Report on ’30 Years of Equalities Practice in Birmingham’

brap

From Benign Neglect to Citizen Khan. 30 Years of Equalities Practice in Birmingham was published by brap in June 2015.

A number of cities – from Plymouth to Sheffield to York – have held fairness commissions in recent years to understand why entrenched inequalities persist. As useful and, in some cases, penetrating as these commissions have been they have tended to ignore the nuts and bolts of how public agencies ‘do’ equality – how they go about tackling discrimination, eradicating social patterns of disadvantage, and fulfilling their legislative equalities duties. This is a serious gap. Understanding why these approaches have failed may go some way to explain why serious inequalities continue.

This report tries to fill that gap by:

  • exploring how one city – Birmingham – has approached equalities issues over the last 30 years
  • trying to sketch the impact of these approaches
  • suggesting how we can do things differently in the future

In an accompanying blog on the Barrow Cadbury Trust website, Joy Warmington, CEO of brap, writes about 30 years of equalities practice in Birmingham and the need for clarity, a shared vision and getting on the front foot.

Women’s Resource Centre review: ‘Impact of the Equality Act on Women’s Equality’

The Womens Resource Centre

In March 2015, the Women’s Resource Centre published Impact of the Equality Act on Women’s Equality: Reviewing the use and impact of equality mechanisms on women’s equality in London.

The purpose of this report is to review the current implementation and impact of the Equality Act 2010 and the Public Sector Equality Duty (PSED) on women’s equality in London, and to provide recommendations to both public bodies and the women’s sector on how equality legislation could be used more effectively.

King’s College London report: ‘An Age Friendly City – how far has London come?’

Kings College London

An Age Friendly City – how far has London come? was published by King’s College London and launched at a conference in March 2015 organised by Positive Ageing in London, with the UK Age Friendly Cities Network, Greater London Authority and Manchester City Council.

This report reviews research on what additional actions could be implemented to make London more age-friendly.

HEAR: ‘The Impact of Funders’ Processes and Practices on Voluntary Organisations’ Equality Work in London’

The HEAR logo.

HEAR’s research report The Impact of Funders’ Processes and Practices on Voluntary Organisations’ Equality Work in London was published in March 2015.

This research was carried out as part  of HEAR’s work with the London For All Partnership, funded by London Councils.

The findings identify  key points where funders’ practices  have an impact on the equality work of London voluntary organisations.

Event report on ‘Health Inequalities in London’

London Voluntary Service Council (LVSC)

Health Inequalities in London: Developing joint solutions to achieve better health outcomes for all was published in January 2015 by LVSC.

The report’s recommendations include:

  • Keep the VCS informed on future activities related to health inequalities in London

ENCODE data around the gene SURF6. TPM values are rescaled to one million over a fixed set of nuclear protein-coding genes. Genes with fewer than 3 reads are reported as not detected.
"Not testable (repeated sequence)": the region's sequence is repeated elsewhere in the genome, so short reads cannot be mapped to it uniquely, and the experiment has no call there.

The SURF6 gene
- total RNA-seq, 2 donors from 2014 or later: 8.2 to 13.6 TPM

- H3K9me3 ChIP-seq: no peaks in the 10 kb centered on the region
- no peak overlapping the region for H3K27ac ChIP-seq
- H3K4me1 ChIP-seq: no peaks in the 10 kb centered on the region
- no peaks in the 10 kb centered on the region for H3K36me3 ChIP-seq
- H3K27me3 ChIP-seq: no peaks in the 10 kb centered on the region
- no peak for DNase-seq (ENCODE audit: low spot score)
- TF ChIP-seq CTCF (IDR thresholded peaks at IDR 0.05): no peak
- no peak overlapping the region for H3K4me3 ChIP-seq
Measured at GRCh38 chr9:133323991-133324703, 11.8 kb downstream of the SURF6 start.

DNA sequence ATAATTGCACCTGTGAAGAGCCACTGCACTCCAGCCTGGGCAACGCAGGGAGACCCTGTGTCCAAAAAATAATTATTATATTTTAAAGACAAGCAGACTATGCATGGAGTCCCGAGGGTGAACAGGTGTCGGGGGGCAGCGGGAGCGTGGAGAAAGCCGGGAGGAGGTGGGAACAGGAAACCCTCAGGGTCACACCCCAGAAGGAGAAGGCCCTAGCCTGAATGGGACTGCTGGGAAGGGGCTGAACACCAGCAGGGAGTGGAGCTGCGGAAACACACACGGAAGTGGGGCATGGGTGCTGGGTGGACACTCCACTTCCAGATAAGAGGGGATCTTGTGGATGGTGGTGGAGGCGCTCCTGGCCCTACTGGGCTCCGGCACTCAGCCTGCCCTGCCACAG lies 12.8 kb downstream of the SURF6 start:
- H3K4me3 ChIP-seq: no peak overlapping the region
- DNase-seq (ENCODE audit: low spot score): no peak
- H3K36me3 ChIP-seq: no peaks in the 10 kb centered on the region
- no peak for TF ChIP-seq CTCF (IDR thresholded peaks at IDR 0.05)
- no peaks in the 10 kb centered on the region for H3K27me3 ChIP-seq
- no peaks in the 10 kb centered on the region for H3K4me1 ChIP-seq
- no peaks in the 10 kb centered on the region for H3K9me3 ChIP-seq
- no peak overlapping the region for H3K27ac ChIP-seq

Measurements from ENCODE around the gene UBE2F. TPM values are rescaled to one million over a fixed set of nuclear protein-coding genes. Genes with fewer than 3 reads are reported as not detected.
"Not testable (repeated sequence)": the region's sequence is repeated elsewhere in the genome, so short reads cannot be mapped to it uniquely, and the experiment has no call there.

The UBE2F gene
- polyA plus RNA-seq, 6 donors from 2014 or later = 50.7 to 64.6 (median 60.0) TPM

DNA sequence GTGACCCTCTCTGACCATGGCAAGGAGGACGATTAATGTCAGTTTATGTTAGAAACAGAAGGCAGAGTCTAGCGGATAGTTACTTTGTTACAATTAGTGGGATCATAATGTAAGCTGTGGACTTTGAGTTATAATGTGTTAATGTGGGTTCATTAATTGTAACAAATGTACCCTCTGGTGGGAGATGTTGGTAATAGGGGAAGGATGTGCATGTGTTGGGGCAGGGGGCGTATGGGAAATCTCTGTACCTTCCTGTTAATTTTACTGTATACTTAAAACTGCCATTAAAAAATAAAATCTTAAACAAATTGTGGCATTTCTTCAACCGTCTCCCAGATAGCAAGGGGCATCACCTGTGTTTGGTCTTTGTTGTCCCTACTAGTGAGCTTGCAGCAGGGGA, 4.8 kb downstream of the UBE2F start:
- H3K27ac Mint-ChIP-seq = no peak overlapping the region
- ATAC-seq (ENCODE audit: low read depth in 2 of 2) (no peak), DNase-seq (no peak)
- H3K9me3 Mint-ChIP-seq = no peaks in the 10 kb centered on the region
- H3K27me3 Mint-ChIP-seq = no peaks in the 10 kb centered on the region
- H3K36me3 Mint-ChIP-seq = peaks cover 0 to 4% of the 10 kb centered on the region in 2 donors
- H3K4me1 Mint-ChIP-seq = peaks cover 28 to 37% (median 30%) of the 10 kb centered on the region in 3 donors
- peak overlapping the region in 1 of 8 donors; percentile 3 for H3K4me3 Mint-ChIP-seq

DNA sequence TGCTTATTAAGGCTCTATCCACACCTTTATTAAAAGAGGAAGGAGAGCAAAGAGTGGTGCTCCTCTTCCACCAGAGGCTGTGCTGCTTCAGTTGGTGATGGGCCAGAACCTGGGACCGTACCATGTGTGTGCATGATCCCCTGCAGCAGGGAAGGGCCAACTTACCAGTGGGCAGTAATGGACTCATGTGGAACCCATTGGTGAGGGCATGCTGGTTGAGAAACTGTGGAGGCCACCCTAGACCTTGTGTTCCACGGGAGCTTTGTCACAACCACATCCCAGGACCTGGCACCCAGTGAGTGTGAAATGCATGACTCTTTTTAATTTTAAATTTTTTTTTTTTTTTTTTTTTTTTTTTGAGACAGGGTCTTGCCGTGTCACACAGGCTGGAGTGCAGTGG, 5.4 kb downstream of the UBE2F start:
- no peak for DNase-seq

• Develop and provide series of data training events
  • Provide training on the Social Value Act
  • Event /training on the Health & Social Care Act and implications and opportunities for the VCS
  • Develop closer links with Academic Health Science Networks (AHSNs)

HEAR Intersectionality Research report

The HEAR logo.

HEAR’s Intersectionality Research report looks at the impact on a person’s life of having multiple protected characteristics and presents case studies of VCS organisations in London that are working in this area, which is called intersectionality.

The research is funded by London Councils through the ‘London for All’ project. HEAR, the equalities and human rights network for London, launched the results of its ‘Intersections’ research on 25 June 2014.

As a network of mostly specialist equalities organisations, HEAR does not seek to work on single equalities issues, because its members are the experts, but HEAR works across all equalities strands on issues that impact on all groups and populations in London that may experience marginalisation, discrimination or denial of human rights

HEAR and its member organisations wanted to create a resource that would:

  • Showcase the work of London voluntary organisations and community groups large and small that seeks to support Londoners with intersecting aspects to their identity or experience
  • Examine both the more theoretical and policy based aspects of intersectionality and the everyday real lives of Londoners and the organisations that work with and support them
  • Generate more debate and action around intersectional issues and promote an intersectional approach across both the voluntary and public sector

Research on ‘The Impact of the Economic Downturn and Policy Changes on Health Inequalities in London’

The impact of the economic downturn and policy changes on health inequalities in London. Development of an indicator set is available on the Institute of Health Equity website.

The UCL Institute of Health Equity (IHE) was commissioned by the London Health Inequalities Network to report on the likely impact of the recession and welfare reforms in London, and to develop a set of indicators to do so. The first report was published in June 2012, setting out the IHE’s view of the likely impact of the recession, and welfare reforms, on the social determinants of health and health outcomes. 

Since then the IHE has developed an indicator set that was piloted by 5 London boroughs and launched for London analysts in October 2013. The full report, and a short document of key messages from the report are available on the IHE website.